Every Believer Not a Missionary

Author: Jim Elliff

Several years ago, before Eastern European Communism was dismantled, I interviewed the leader for the Hungarian Baptists in his office in Budapest. He related the story of Johann Gerhard Oncken and his influence on workers in Hamburg after the great fire there in the 1800s. Oncken used to say, “Every Baptist a missionary.” The charge had its affect when some of these workers reached the twin cities of what we now know as Budapest, their hometown, resulting in the first Baptist work in Hungary.

There is wonderful romance to that story, and a great result, but I believe Oncken was wrong in calling all believers who are willing to evangelize “missionaries.”

Teams of youth or adults sent from churches to build buildings or to do Vacation Bible Schools or to evangelize overseas are often tagged, “missionaries.” A man sent from a church to be a teacher in a Bible School might also be called a missionary, or a Christian who helps by working in a medical clinic, or an orphanage. But what is the true meaning of the word?

Interestingly, the word “missionary” is not found in most translations of the Bible. However, the word “apostle” is used frequently. “Missionary” is simply the Latin way (from “missio”) to say “apostle” (“apostolos” in Gk).  It means, “sent one.” The word “missionary” (“missionis”) was likely first used in the Latin Vulgate Bible translation in the 4th century.

What is a Missionary?

A typical definition of a missionary is like that found in Wikipedia, the online encyclopedia: “A missionary is a member of a religious group sent into an area to do evangelism or ministries of service, such as education, literacy, social justice, health care and economic development.” This description is way too broad, though it represents the common view.

By studying the apostles’ work in the New Testament, our only lead as to what a missionary actually is, we learn that missionaries are focused on these five responsibilities:

  • Evangelizing
  • Congregationalizing (starting churches)
  • Establishing elders in the churches
  • Setting the churches in order (teaching them how to function and what to believe)
  • Remaining in contact with churches to offer guidance

Being a missionary is about much more than doing evangelism, a concern for all believers and special gift of some. Those who help missionaries in any aspect of their work are very much needed, but are not missionaries themselves. They should be thought of as “missionary support personnel” or some designation such as this.

Missionaries may go overseas or work on the soil of their own country. The home base of a missionary may be anywhere, but the missionary himself must think of stretching out the boundaries of Christianity, or planting churches wherever God leads him. He may stay in one place for a long time, establishing new churches, but should not think his work is done if he does not pursue starting churches beyond where he is.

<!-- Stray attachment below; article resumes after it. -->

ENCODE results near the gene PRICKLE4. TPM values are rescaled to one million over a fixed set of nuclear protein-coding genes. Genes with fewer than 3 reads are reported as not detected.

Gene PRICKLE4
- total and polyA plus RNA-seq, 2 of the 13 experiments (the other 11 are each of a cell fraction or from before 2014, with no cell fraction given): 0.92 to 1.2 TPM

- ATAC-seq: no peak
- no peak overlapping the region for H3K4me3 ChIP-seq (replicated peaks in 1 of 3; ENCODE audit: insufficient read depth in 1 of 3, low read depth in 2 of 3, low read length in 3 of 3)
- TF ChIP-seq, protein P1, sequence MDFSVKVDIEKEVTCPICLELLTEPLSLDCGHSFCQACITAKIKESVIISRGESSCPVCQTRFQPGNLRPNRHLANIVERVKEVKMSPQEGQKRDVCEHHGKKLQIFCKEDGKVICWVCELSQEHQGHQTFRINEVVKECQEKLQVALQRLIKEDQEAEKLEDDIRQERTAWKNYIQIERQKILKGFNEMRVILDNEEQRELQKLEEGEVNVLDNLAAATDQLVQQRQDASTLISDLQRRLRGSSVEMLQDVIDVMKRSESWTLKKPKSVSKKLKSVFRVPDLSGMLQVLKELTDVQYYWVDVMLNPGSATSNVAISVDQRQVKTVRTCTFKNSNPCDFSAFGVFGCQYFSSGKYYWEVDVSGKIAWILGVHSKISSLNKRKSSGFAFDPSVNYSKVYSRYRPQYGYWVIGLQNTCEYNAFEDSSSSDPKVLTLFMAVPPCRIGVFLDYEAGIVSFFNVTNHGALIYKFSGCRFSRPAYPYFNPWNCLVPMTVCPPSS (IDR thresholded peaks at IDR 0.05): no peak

Everyone cannot be called a missionary. Everyone can sow gospel seed, or influence other believers, or help build an orphanage, or labor as a nurse, all wonderful ministries in themselves, but we should distinguish the missionary as that foundational person called upon to start and strengthen churches.

Because of the strategic work of missionaries, they should be men with impeccable character, sound doctrine, wisdom and self-initiation. They must be men who will pay a price to serve Christ, sometimes at the cost of their lives.

Think of the importance of the missionary’s work. Through missionaries beachheads are established in many parts of the world. These churches begin to spawn other churches as God’s Spirit works through the churches started. A man who is allowed by God to begin several churches, or to start churches that reproduce other churches, does a work in the world that is of inestimable value. We should love them and support them. It is true that we should support service personnel who help the mission enterprise also, but the critical person for beginning churches in remote areas is the missionary. Hold up his work in prayer and support him with your gifts and personal care.

Missionaries are people with initiative. They think deeply about the truths of God. They have verbal gifts, since so much has to be communicated, though they may not be the best speakers you have ever heard. They are always thinking freshly about how the work can be done. They strategize and love to see multiplication. They pour over the Bible and become leaders in Bible knowledge, comprehending both the teachings and the spirit of the Bible. They are careful not to lead churches wrongly, because mistakes made in one church may be passed to generations of churches as they spawn new ones.

Does God want you to be a missionary? If God has this life for you, the church will recognize your gifts and your longing. And they will recognize if you are ready now, or need some additional preparation.

Perhaps one day you will find yourself in the position of Paul and Barnabas. Out of that pool of prophets and teachers in the city of Antioch of Syria, “while they were ministering to the Lord and fasting, the Holy Spirit said, ‘Set apart for Me Barnabas and Saul for the work to which I have called them. Then, when they had fasted and prayed and laid their hands on them, they sent them away” (Acts 13:2-3).

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Copyright © 2011 Jim Elliff.
Permission granted for reproduction in exact form. All other uses require written permission.
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